The Roundup -

Alexander Resident Creates Unique Agate Art


December 5, 2018 | View PDF

One of Sandra's trout suncatchers. (Photo by Sandra LaRoque)

Sandra LaRoque has always loved rock hounding, especially for Montana Moss Agates. Before his death, in 1983, Sandra's grandfather, Ervin Bottke, would make jewelry and belt buckles occasionally with cut and polished stone agate slabs from his rock hounding trips. Sandra calls this lapidary slabbing. She followed in her grandfather's footsteps and now sells her own agate creations. She does not make jewelry and belt buckles but her lampshades and sun catchers are just as beautiful. For about ten years, now, Sandra has been slabbing and polishing agates. "I made my first lampshade in 2007. My creative ideas grew from there." Sandra said. "It takes a lot of patience, many hours and a lot of time."

According to Sandra, Montana Moss agates are found in the Yellowstone River basin. They were formed millions of years ago by volcanic activity. Sandra says "Most people don't know what agates are but can understand when I say petrified wood." Agates are actually agatized logs and limbs from the sequoia trees that covered the land back then, just like petrified wood only to the point of becoming an agate. That would be a hardness of 7 to 8, while diamond is a hardness of 10. There are also different grades of agate. They can have a low, medium or high grade with high being that they have more wood grain bands and they have more of what is called a scenery in them. After slabbing/cutting the agate in a lapidary rock saw that has a diamond tipped blade, Sandra puts the cut agate through four weeks of tumbling in four different grits of silicon carbide. Each batch gets rinsed and tumbled between a slightly rough grit and a fine polish grit until smooth and shiny. Sandra said, "To most people, an agate on the river bank looks like another rock. To collectors, we see that they aren't just a rock." More information on what an agate is can be found at Sandra sells her pieces mainly through FB at this time or by others who have seen a piece someone bought. Her window sun catchers hearts and crosses sell for $100. Her trout and walleye pieces go for $275 and her lamps sell for between $500 to $3,000 depending on the size. She also does lamp shades with antlers incorporated into them and lighted fireplace mantelpieces.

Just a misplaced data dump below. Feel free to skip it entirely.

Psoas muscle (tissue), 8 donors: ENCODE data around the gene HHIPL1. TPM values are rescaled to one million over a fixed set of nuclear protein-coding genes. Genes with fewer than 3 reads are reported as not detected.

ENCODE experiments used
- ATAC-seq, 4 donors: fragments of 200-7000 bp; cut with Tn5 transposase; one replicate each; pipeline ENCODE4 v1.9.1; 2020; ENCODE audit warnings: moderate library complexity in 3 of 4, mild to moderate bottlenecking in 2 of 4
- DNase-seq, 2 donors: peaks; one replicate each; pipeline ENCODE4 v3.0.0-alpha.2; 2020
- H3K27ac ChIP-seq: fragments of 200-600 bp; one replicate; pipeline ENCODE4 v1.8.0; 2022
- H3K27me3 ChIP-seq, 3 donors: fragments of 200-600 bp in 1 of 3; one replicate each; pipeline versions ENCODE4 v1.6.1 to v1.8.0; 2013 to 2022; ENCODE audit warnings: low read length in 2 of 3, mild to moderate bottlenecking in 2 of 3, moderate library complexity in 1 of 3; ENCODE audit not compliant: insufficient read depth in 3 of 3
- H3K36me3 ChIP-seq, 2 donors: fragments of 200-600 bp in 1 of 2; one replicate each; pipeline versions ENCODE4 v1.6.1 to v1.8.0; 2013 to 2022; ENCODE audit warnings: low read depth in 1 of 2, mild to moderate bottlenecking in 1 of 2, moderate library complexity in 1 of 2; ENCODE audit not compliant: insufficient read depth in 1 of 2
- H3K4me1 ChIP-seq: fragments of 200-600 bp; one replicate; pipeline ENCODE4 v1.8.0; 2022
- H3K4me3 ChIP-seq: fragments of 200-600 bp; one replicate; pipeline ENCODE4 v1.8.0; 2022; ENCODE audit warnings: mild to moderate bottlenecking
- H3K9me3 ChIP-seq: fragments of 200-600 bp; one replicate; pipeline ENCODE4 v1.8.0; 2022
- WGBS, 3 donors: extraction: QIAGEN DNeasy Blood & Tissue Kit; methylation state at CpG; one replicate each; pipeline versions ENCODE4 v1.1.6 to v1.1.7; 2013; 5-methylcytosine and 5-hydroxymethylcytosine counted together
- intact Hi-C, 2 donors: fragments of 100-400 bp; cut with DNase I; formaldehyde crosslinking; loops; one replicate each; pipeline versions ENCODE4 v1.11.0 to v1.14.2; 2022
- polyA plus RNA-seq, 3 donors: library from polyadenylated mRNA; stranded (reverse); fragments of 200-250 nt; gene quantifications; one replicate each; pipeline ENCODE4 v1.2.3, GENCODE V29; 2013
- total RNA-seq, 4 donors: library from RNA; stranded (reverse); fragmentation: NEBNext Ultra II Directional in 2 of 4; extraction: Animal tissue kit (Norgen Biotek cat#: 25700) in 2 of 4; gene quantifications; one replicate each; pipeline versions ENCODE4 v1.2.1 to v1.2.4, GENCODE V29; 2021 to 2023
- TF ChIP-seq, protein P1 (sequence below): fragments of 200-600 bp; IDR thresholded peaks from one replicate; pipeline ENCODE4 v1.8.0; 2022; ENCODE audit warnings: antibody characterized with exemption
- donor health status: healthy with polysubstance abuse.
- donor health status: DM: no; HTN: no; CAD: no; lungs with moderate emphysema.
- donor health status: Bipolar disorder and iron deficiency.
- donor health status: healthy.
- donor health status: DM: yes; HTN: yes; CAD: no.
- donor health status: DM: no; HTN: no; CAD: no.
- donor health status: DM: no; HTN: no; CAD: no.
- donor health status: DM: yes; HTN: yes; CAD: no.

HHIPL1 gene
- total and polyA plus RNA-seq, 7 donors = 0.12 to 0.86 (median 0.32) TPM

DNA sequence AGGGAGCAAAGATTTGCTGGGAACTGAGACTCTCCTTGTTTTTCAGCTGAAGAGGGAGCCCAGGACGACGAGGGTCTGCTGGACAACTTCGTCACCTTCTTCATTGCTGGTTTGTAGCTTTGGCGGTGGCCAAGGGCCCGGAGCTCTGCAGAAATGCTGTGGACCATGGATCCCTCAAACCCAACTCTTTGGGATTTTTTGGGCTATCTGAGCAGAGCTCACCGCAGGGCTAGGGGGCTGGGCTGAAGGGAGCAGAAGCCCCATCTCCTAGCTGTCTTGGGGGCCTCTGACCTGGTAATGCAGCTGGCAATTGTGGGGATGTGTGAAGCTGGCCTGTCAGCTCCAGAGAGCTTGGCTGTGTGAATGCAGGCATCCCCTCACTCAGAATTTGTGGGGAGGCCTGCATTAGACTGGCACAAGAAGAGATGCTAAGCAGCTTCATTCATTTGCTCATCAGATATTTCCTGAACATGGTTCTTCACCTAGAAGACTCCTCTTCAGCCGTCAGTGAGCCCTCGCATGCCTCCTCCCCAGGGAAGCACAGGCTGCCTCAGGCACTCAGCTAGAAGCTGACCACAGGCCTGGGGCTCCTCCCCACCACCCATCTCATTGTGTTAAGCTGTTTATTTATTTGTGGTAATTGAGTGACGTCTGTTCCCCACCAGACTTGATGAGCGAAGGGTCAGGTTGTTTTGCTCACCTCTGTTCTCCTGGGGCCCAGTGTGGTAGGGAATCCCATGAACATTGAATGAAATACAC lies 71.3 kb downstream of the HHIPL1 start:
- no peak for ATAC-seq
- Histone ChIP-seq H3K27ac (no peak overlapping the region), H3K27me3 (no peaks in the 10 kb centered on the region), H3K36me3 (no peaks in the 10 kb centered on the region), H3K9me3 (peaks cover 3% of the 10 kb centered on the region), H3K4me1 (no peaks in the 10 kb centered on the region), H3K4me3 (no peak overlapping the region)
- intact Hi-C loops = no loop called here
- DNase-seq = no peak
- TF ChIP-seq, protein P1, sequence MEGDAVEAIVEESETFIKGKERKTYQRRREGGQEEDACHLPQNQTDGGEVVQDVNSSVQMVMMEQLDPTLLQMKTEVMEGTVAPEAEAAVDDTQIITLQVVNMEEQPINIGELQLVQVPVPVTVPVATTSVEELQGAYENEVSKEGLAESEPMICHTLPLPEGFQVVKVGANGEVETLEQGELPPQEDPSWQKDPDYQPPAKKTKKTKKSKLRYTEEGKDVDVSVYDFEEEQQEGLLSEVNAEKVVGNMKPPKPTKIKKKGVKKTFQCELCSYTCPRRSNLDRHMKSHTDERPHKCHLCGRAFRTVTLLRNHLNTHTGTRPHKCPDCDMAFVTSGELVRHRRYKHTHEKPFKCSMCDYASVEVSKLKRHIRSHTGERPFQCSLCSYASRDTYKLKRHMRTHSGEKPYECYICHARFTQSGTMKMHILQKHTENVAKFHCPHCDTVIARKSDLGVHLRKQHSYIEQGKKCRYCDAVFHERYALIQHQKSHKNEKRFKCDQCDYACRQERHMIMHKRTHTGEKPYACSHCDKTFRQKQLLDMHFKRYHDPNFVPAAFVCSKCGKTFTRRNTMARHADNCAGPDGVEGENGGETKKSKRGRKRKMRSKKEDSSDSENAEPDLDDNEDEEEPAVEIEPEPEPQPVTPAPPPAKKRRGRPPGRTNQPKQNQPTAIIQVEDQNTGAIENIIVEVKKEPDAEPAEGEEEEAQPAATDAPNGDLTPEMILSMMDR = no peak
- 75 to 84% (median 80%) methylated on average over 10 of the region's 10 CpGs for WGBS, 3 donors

Sandra LaRoque is an agate artist in Alexander, North Dakota. (Photo by Sandra LaRoque)

Sandra was born in Williston, North Dakota. She grew up in Missoula, Montana and moved back to her grandparents' (Ervin and Jeanette Bottke) farm in Alexander, North Dakota in 1999. Her son, Payden LaRoque, is a junior at Alexander High School and helps hunt for agate too. Her parents, Gary and Margaret LaRoque, grew up in Alexander as well and graduated from Alexander High School when the Lewis & Clark Trail Museum was the school. Sandra LaRoque does not have a gallery yet for her pieces but her business, Rare Rock Agate Shop, has a Facebook page. A list and photos of her pieces for sale can be found at People who are interested in ordering a piece can connect with her on Facebook, call or text her at 701-770-1264.


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